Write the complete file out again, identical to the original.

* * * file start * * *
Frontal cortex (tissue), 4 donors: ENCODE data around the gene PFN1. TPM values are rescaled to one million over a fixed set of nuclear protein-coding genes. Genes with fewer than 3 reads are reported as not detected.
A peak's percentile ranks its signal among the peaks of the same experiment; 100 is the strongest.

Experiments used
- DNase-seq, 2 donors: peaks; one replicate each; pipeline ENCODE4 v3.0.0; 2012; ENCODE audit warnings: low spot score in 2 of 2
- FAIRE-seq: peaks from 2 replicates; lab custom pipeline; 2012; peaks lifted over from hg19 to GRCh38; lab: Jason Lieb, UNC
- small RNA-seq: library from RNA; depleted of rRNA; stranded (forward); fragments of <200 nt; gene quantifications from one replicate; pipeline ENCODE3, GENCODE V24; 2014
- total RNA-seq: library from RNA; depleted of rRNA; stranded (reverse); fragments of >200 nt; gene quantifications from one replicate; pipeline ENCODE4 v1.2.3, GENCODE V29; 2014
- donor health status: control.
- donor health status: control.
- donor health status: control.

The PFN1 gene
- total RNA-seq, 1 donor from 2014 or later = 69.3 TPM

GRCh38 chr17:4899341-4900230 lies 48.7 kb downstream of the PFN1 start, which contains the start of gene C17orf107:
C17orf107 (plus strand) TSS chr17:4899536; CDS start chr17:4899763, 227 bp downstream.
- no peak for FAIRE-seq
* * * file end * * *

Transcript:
Frontal cortex (tissue), 4 donors: ENCODE data around the gene PFN1. TPM values are rescaled to one million over a fixed set of nuclear protein-coding genes. Genes with fewer than 3 reads are reported as not detected.
A peak's percentile ranks its signal among the peaks of the same experiment; 100 is the strongest.

Experiments used
- DNase-seq, 2 donors: peaks; one replicate each; pipeline ENCODE4 v3.0.0; 2012; ENCODE audit warnings: low spot score in 2 of 2
- FAIRE-seq: peaks from 2 replicates; lab custom pipeline; 2012; peaks lifted over from hg19 to GRCh38; lab: Jason Lieb, UNC
- small RNA-seq: library from RNA; depleted of rRNA; stranded (forward); fragments of <200 nt; gene quantifications from one replicate; pipeline ENCODE3, GENCODE V24; 2014
- total RNA-seq: library from RNA; depleted of rRNA; stranded (reverse); fragments of >200 nt; gene quantifications from one replicate; pipeline ENCODE4 v1.2.3, GENCODE V29; 2014
- donor health status: control.
- donor health status: control.
- donor health status: control.

The PFN1 gene
- total RNA-seq, 1 donor from 2014 or later = 69.3 TPM

GRCh38 chr17:4899341-4900230 lies 48.7 kb downstream of the PFN1 start, which contains the start of gene C17orf107:
C17orf107 (plus strand) TSS chr17:4899536; CDS start chr17:4899763, 227 bp downstream.
- no peak for FAIRE-seq